The group is set to release Soft Edge on Sept. 24, a debut album years in the making. Although Hastings had the concepts for the songs in mind for years, it wasn’t until he brought his friends into the studio with him that he was able to put his writings into audible form.
Hastings had been friends with keyboarder Kevin Layne since high school, and Hastings and drummer Matthew Morin had been longtime studio partners long before the forming of Fresh Ghosts. They'd also played in other Denton bands together.
Hastings later met guitarists and bassists Mike Flores and Blake Vaughn across various venues in Denton, and the band of ghosts was formed in summer 2018.
“I've always wanted to be a songwriter and a frontman,” Hastings says. “Finding them really, really helped make that possible. It filled out the sound, for sure.”
Hastings came up with the band name after hearing the phrase “fresh ghosts” in a Brad Neely cartoon.
“The line just stuck with me,” Hastings says. “It's a strange phrase, and it was in my head for a long time individually. The line ‘fresh ghosts’ found its way into a song, and then I just felt like it needed to be something more than that.”
Ahead of the release of Soft Edge, Fresh Ghosts will host an album release party at Dan’s Silverleaf on Sept. 18. The spot is one of their favorite venues, and Hastings generally loves the camaraderie of Denton’s music scene and says the community has supported them since the beginning.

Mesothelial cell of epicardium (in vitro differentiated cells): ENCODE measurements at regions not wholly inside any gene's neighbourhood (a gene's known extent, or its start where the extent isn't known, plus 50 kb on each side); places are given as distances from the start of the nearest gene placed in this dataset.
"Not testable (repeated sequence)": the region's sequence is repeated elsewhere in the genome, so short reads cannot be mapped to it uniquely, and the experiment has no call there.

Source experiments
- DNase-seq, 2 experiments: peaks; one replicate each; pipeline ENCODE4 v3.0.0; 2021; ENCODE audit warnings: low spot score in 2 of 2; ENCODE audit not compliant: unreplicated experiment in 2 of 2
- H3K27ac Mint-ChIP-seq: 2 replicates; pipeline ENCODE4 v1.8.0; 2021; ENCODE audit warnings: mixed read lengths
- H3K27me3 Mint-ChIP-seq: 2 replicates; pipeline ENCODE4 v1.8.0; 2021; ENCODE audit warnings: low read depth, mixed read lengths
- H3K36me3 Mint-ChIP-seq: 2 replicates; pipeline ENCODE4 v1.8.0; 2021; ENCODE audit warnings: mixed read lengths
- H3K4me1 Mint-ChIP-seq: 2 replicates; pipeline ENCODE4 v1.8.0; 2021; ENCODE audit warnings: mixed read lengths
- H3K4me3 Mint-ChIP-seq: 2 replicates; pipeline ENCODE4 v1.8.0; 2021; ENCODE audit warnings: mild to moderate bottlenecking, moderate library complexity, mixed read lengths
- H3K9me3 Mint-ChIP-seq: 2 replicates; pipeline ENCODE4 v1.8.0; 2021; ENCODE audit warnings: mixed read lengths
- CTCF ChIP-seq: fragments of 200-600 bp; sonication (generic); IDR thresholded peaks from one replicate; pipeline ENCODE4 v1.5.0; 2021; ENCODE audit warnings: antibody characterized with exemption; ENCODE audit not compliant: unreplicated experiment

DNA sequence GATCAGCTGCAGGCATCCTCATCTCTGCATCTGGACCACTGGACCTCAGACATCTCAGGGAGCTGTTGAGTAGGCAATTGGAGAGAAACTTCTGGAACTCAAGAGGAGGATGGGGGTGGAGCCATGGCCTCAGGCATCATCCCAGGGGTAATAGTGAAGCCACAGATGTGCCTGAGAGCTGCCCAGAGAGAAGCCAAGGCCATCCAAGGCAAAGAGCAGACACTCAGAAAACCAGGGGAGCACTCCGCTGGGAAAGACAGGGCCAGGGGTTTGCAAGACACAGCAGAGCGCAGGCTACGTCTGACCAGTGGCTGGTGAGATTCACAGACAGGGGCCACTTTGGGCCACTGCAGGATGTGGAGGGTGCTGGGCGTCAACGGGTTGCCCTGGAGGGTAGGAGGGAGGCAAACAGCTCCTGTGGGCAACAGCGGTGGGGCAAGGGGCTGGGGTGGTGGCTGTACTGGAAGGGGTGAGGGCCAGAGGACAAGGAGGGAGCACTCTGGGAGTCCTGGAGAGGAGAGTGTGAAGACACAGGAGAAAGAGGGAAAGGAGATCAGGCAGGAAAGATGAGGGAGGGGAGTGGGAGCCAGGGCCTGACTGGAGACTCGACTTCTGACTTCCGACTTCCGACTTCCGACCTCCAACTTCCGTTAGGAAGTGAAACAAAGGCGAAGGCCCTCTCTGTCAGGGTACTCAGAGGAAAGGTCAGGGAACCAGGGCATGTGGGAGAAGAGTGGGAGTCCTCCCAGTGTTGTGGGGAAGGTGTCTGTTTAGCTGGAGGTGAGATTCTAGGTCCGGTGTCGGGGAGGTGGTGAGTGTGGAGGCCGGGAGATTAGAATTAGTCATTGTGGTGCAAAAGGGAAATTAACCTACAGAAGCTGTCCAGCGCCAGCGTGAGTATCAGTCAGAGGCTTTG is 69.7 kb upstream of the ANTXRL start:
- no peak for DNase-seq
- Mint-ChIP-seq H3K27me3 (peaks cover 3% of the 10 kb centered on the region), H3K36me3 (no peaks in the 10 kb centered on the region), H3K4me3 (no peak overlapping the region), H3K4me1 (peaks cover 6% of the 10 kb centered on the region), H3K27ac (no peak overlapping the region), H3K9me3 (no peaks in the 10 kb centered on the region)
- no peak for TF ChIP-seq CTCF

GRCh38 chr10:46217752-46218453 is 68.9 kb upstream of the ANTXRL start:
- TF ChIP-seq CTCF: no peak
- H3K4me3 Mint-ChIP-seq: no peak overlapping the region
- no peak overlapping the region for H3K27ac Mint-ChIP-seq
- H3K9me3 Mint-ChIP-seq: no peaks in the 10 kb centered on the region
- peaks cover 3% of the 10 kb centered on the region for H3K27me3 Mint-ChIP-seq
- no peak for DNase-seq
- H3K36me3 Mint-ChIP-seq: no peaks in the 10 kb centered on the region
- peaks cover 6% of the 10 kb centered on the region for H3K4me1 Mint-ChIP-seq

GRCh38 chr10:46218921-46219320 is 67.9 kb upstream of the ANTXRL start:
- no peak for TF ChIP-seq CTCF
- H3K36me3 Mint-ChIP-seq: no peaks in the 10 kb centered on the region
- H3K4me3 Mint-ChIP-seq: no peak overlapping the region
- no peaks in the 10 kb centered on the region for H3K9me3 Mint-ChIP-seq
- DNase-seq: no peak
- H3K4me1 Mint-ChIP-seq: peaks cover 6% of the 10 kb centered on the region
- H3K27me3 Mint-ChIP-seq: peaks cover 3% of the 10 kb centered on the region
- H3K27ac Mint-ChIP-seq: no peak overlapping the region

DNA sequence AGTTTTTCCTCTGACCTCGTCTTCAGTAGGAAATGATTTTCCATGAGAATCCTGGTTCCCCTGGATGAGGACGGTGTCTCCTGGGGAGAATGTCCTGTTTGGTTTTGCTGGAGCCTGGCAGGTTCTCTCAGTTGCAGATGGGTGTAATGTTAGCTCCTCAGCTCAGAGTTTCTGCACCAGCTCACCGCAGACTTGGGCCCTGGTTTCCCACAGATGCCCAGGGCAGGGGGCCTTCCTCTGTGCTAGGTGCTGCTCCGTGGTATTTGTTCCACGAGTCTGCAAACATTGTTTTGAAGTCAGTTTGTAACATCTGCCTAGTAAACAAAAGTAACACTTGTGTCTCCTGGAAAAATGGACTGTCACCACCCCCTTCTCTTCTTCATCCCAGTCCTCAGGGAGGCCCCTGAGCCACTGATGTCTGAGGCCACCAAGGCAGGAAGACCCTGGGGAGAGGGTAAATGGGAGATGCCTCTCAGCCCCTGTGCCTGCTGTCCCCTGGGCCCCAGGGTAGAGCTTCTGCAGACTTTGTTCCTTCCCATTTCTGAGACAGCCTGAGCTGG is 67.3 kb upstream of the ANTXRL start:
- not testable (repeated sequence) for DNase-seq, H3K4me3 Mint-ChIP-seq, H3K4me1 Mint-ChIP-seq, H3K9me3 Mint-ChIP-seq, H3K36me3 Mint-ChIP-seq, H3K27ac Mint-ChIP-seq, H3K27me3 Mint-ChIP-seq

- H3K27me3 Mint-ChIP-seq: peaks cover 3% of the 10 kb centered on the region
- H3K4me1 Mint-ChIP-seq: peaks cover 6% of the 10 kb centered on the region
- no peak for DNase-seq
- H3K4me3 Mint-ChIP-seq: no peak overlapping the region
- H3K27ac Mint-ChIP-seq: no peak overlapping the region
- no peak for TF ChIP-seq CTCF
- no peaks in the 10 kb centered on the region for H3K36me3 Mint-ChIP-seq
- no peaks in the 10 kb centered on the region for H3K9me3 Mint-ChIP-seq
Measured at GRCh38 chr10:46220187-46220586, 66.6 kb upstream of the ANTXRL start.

But he objects to the term “music scene.” Hastings prefers to say “music circles,” because he believes the term better encompasses the different types of music in the city.
“You have people here doing totally different things,” Hastings says. “You have bands playing weirdo music at house shows. And you have the jazz kids, you have folk and country stuff, rock-and-roll. I mean, it's all here.”
The influence comes through in the band's sound: a folksy indie-rock that's often haunting in its dark turns.
Much of Soft Edge was recorded in Mockingbird Sound Recording Studio, where Hastings does a lot of audio engineering. The people he's met over the years helped contribute to the album’s sound. On the record's lead single “Better,” the Ghosts try to move on from mourning losses and past traumas.
“I don't feel the pressure to go out and play as much as possible, and grind away ... There's so much that’s out of our control. And I think there's something about a loss of control that I am gaining or learning from.” –Alex Hastings
Hastings wrote the song years ago, but says that the pandemic has made it more timely. Like many, he's reevaluated his priorities over the past 18 months.
“I don't feel the pressure to go out and play as much as possible, and grind away,” Hastings says. “There's so much that’s out of our control. And I think there's something about a loss of control that I am gaining or learning from.”
Having learned to let go of total control, Hastings sought feedback from other local musicians and incorporated new sounds into his music, creating a body of work symbolizing the band’s love for Denton's "music circles."
“A way that I found to get friends to come out to the studio was to just invite them to come play on a track,” Hastings says. “That was a fun way to explore the album and to have different voices on it. That helped me eventually find the sound that I think I was looking for the whole time, I just didn't know how to get there. There was a lot of giving myself permission with this album.”